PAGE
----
Twice As heavy: Vltimas – Epic

Twice as brutal, twice as deadly, twice as fun. That’s our segment Twice As Heavy. A new, heavily anticipated and crushing record that simply demands to be looked at from more than one angle. Additionally, the editors would fight tooth and nail to determine who ultimately gets their hands on the golden ticket. This time around, we’re tackling Epic by Vltimas. Marleen (favourite genre: black metal) and MaartenO (favourite genre: metalcore/deathcore) are taking charge of this segment.

We undoubtedly recognise Portugal-based Rune ‘Blasphemer’ Eriksen as the guitarist of Aura Noir, Mayhem, and Ava Inferi. When the latter two bands became a thing of the past for the musician, the Norwegian decided to form a new band in 2015 and reached out to Canadian drummer Flo Mounier (among others Cryptopsy) and American vocalist David Vincent (ex-Morbid Angel) to gauge their interest. The deal was quickly sealed, leading to the release of the mighty Something Wicked Marches In in 2019. The metal world universally acclaimed the debut of the supergroup.

Five years later, the highly anticipated follow-up comes in the form of the album Epic. Live forces have been recruited for this: Dutchman Ype Terwisscha van Scheltinga (ex-Dodecahedron) joins on bass, and João Duarte (Corpus Christii) from Portugal on guitar. While last time the artwork was sourced from Poland (courtesy of the esteemed Zbigniew M. Bielak), Italy was chosen for the visual framing of Epic. Artist Daniele Valeriani seems to have been inspired by the Cerberus (a three-headed beast) for this occasion.

How does Epic differ from Something Wicked Marches In?

MaartenO: The debut was generally harder, faster, and more relentless. This Epic still contains some songs that maintain that approach, including Scorcher and, to a lesser extent, Exercitus Irae and Invictus. Additionally, in many more tracks, there’s a slight decrease in tempo, allowing for memorable moments, complemented by some nice traditional solo work here and there (Epic, Miserere, or Spoils Of War). The powerful riffs and driving drums shine much better this way, although the key to success is variety. In that regard, Epic is more balanced than its predecessor without losing its bite. The versatile closer Spoils Of War is a perfect example of this.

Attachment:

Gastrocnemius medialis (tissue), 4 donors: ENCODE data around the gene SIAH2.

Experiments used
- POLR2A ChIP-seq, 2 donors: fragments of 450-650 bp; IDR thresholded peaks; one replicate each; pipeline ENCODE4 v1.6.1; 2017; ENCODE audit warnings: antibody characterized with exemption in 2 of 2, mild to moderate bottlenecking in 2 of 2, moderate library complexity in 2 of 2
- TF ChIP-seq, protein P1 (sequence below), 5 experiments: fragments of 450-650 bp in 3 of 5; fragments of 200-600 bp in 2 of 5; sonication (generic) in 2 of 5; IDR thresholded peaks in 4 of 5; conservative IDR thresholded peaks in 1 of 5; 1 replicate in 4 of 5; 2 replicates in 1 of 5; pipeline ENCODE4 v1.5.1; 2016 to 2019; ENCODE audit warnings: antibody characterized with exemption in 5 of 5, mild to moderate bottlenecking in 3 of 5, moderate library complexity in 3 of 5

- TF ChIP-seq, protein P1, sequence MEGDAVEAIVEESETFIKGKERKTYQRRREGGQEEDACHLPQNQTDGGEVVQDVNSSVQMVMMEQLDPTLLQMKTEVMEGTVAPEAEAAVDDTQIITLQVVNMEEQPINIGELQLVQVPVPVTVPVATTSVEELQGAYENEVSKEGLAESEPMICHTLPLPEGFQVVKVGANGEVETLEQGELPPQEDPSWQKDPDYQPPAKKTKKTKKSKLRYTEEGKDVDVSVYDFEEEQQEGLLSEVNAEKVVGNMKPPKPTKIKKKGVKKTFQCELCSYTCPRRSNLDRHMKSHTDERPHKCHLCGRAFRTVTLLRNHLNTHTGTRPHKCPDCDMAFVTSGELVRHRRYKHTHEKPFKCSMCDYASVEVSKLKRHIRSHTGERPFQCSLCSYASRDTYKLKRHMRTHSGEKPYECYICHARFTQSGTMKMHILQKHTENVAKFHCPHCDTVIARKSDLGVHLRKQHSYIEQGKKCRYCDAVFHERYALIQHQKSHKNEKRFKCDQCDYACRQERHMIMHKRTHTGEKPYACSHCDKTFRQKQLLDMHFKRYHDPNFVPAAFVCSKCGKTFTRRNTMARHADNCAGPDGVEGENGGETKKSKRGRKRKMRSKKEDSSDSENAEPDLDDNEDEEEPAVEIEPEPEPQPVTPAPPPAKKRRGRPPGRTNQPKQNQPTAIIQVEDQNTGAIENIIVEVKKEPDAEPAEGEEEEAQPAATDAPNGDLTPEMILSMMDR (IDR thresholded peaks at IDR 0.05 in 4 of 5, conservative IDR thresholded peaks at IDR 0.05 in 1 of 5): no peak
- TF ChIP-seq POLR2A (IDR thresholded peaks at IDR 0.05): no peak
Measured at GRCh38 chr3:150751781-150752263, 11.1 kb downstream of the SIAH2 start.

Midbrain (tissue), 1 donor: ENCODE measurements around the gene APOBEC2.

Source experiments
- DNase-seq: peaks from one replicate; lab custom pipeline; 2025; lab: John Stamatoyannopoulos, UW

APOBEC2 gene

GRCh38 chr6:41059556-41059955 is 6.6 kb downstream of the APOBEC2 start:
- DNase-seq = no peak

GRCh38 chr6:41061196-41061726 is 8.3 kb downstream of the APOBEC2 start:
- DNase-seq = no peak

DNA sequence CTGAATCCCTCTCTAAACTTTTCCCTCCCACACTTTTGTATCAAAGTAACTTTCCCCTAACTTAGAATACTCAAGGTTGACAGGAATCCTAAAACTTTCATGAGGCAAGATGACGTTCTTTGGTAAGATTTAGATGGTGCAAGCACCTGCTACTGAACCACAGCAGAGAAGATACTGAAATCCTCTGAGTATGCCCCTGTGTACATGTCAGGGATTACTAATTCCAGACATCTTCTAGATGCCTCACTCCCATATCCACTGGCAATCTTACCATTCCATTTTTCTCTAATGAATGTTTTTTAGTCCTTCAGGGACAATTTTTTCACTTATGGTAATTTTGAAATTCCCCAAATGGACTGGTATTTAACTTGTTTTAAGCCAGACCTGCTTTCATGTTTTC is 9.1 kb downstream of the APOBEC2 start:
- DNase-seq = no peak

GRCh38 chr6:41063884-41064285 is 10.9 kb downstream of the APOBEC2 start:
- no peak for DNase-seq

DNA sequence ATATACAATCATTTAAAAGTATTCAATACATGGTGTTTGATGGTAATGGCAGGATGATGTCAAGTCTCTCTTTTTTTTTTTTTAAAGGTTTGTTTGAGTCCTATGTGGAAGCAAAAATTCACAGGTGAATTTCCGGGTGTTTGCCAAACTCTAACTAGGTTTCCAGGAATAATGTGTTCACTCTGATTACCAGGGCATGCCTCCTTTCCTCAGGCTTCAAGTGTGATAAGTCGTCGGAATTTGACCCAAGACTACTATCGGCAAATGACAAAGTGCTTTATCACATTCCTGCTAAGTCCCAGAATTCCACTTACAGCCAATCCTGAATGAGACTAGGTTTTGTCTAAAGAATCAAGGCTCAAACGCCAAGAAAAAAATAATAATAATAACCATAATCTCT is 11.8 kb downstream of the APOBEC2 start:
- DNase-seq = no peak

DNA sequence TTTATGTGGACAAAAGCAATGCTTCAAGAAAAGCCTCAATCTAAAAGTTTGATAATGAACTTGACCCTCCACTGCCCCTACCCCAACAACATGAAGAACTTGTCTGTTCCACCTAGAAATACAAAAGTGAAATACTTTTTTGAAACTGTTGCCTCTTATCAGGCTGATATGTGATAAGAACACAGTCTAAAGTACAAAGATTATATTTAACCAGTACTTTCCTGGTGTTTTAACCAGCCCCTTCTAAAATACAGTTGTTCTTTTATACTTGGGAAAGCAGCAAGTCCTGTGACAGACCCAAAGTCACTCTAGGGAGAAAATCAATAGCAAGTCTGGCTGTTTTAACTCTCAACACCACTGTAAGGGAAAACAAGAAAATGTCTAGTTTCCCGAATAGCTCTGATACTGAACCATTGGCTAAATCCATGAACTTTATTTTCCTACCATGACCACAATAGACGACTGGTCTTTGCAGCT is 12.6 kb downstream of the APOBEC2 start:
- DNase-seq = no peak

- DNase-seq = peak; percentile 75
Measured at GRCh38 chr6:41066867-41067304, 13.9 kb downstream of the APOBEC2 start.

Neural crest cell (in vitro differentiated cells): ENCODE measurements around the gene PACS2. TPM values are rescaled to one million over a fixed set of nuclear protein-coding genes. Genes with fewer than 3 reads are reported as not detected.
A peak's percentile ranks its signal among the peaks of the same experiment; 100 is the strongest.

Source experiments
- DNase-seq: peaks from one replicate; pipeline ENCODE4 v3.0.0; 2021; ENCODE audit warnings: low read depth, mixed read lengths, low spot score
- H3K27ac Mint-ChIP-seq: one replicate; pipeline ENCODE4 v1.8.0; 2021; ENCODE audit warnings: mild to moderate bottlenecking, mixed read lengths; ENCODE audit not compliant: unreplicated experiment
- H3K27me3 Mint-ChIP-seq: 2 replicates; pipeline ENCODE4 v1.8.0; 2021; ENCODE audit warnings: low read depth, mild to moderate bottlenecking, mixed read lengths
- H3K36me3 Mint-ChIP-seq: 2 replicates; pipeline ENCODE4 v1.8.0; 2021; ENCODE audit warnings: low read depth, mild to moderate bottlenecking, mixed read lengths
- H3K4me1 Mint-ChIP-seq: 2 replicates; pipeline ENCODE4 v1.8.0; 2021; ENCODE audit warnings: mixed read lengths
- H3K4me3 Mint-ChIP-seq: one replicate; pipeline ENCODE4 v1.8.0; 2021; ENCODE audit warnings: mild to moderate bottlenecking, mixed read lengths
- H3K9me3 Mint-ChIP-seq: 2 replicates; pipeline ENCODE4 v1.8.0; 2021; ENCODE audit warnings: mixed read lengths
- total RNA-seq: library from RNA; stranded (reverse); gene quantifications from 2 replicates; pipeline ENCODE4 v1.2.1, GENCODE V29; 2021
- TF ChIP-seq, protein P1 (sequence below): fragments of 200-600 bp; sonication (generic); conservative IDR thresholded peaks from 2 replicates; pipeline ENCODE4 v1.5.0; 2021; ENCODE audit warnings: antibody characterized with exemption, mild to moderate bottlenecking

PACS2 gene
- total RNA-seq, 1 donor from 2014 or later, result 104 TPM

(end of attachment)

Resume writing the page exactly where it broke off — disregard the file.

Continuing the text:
Marleen: Something Wicked Marches In hit me like a bomb. I immediately jumped on my bike to grab the record at the store. It was so fresh, so cool. The surprising combination of musicians and styles made a deep impression. The LP has been played to death, but Total Destroy and Praevalidus still regularly make an appearance here. Compared to that, Epic sounds more theatrical, and bolder. Thanks to the strong chemistry, Vltimas has become even more original. Take, for example, the titular track Epic. David’s death metal vocals are incredibly dramatic and extravagant. Getting crazier with his 58 years? But Blasphemer’s tasty guitar work more than compensates for it. However, it’s noticeable that the vocals are much ‘cleaner’ than on the predecessor. The variation is also greater. Invictus (nomen est omen?) is a good example of that. A truly epic melody navigates through drums with unprecedented precision to an almost post-rock guitar play. A feat we haven’t heard from this gentleman before!

Furthermore, Vltimas has used more Latin titles, such as Volens Discordant (wishing for chaos), Miserere (have mercy), Exercitus Irae (army of anger), and Invictus (unconquered). In that respect, they could have easily named the album Epicus. Finally, Epic has Volens Discordant as an instrumental intro to set the mood right. A fine choice.

It takes a lot of confidence to name your album Epic. Do you think it’s a fitting title?

MaartenO: Well, it’s just an album title, of course. However, once you’ve listened to the record a few times, you’ll notice that the title fits the music and its character. The musicianship is even nonchalant at times, but oh so convincing. Add to that the fact that the musicians have earned their stripes, and you’ll conclude the same as I: why not!